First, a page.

AKRON, Ohio — After starting his own business during the pandemic, a music-loving man is now gearing up for a big change in the way small business owners accept payments.
Music is an art, according to Jeff Klemm, is part of who he is. He started his first band at age 14. When he was 20, his band released a long play.
What do you want to know
- Jeff Klemm started his first band at 14. At 20, his band released an EP
- He now performs in a band called Maid Myriad, works on solo projects and runs his own business.
- Klemm, like many business owners, uses third-party settlement tools like Venmo and Paypal for transactions.
- By 2023, people will receive a 1099-K form to ensure digital transactions are taxed appropriately
“I think music is a language, and so many people might not know how to speak it, but they can hear it and connect with it, which I think is so wonderful,” he said. -he declares.
These days, he continues to perform in a band called Maid Myriad, work on solo projects, and run his own company, called Mr. Jeff.
His activity focuses on teaching music to children. Klemm is a former music teacher and worked at Shaw JCC in Akron for three years. Her decision to start the business is partly related to the COVID-19 pandemic and the birth of her child.
“It was really just a way of connecting with the kids when they were home. I can’t do anything and it’s hard enough for adults to deal with everything that’s going on,” he said. said, “I mean, imagine the kids. So, I just wanted to be like this fun smiley face for kids during the pandemic.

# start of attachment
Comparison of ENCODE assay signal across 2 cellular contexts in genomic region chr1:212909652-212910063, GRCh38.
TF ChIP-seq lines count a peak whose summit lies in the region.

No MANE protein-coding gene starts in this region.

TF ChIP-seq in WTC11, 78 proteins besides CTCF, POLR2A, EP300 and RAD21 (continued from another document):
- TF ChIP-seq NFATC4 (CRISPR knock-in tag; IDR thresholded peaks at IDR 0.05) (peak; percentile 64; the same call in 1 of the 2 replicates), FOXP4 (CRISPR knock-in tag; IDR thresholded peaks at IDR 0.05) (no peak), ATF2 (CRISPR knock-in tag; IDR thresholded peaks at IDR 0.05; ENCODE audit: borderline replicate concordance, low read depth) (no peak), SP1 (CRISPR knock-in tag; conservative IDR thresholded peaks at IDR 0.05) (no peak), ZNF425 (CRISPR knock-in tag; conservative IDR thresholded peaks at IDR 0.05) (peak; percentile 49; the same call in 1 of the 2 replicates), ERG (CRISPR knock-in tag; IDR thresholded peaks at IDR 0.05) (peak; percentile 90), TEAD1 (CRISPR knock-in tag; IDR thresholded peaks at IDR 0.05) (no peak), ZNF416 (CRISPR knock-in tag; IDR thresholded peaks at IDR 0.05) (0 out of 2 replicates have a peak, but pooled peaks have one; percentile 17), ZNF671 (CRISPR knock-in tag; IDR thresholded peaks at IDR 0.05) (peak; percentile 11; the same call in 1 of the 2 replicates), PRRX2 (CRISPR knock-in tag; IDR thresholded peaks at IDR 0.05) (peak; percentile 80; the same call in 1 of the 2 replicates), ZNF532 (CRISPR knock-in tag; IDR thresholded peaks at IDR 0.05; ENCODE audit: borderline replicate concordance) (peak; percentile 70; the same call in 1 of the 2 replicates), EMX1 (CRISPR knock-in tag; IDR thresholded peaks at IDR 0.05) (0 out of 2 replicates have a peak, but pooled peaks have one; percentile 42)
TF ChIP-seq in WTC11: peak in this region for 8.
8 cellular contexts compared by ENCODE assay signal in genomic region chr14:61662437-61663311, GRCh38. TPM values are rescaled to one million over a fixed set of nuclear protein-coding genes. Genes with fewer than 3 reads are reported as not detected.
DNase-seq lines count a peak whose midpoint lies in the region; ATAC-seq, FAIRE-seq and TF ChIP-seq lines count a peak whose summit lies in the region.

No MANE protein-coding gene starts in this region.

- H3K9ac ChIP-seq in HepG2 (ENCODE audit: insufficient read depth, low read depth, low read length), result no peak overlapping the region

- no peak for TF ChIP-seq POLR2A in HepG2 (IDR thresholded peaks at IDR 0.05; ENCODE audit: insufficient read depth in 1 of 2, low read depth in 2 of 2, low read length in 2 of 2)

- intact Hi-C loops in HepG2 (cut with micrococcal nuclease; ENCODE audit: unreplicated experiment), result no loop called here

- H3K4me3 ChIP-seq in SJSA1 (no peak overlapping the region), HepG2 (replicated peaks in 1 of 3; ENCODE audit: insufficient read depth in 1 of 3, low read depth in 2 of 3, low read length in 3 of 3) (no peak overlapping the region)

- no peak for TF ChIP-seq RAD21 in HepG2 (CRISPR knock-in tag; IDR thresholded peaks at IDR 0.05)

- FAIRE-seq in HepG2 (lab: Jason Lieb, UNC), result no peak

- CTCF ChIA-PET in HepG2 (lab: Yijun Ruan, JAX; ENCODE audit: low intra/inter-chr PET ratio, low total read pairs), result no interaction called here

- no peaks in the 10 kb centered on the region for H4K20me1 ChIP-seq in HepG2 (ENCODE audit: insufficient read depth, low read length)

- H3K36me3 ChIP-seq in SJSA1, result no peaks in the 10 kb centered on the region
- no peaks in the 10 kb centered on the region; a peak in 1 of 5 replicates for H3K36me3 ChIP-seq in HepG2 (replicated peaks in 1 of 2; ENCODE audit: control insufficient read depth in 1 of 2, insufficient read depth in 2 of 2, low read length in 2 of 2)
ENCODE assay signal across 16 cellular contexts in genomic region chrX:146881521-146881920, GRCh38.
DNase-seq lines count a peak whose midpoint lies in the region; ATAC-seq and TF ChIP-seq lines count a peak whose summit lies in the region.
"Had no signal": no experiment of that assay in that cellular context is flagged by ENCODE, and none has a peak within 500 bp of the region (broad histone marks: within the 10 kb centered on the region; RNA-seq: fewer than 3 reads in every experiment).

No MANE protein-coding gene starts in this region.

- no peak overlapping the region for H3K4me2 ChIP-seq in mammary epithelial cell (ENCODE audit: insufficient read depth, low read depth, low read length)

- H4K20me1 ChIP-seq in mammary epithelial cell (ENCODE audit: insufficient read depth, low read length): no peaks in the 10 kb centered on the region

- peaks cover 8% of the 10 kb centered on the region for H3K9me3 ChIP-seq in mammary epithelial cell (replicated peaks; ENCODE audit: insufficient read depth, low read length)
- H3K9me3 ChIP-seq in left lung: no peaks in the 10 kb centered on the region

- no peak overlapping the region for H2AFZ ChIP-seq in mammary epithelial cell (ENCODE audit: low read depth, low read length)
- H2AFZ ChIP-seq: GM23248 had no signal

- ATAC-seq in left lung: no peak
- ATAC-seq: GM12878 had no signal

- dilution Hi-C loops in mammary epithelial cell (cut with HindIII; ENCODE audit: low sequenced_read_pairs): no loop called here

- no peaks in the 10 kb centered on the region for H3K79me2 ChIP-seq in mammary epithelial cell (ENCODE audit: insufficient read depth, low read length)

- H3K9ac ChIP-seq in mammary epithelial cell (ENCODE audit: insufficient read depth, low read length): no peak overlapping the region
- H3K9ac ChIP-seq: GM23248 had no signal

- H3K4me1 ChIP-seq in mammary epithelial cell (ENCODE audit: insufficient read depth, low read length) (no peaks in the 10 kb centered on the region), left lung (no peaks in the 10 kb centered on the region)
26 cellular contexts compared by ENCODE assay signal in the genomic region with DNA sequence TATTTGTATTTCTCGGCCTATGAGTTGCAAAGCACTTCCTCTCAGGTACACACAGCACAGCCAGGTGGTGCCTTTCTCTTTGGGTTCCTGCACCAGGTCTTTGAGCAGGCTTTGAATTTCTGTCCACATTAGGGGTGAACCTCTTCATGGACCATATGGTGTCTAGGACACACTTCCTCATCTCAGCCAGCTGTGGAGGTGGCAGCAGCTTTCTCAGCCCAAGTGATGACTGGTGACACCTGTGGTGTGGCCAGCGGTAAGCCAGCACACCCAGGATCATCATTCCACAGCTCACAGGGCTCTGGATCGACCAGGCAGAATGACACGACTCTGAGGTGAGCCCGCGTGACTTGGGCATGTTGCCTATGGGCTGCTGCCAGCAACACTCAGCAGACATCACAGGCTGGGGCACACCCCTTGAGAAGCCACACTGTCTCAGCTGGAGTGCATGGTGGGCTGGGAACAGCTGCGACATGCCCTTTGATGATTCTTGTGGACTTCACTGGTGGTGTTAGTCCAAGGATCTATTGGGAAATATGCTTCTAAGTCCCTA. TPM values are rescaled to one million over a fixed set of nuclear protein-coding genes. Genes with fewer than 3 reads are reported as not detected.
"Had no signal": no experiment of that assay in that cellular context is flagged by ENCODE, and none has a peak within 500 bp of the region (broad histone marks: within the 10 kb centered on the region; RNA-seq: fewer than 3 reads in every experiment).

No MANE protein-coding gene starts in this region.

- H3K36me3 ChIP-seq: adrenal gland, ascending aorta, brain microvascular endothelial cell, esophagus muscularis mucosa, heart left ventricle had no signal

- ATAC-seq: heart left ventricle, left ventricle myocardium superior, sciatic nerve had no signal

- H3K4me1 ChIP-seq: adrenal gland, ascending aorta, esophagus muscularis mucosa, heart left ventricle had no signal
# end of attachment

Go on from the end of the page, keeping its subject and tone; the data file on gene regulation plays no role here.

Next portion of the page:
Tax laws are changing and will soon impact a common tool that business owners, like Klemm, use for transactions.
“It’s really the convenience of being able to just open your phone and pay someone for something,” he said.
The tools are third-party settlement organizations like Venmo and Paypal.
In 2021, a new tax reporting requirement was enacted. The new requirement is part of the American Rescue Plan Act. By 2023, people using these organizations will receive a 1099-K form to ensure their digital transactions on these apps are taxed appropriately.
“Now anything over $600 is going to be taxed and some people who are trying to somehow dodge the tax won’t be able to do that anymore,” he said.
Klemm said he remains hopeful.
“I called my tax adviser just to make sure accepting payments through this was legal and everything was fine and she said ‘oh yeah… you claim it, as long as you keep good records, everything okay,'” Klemm said. . “So as long as you keep a good record of everything you do, like any small business should, then you’re fine.”
Klemm suggests people consult a tax professional about the changes.
For more information on Klemm’s music and/or business, click here.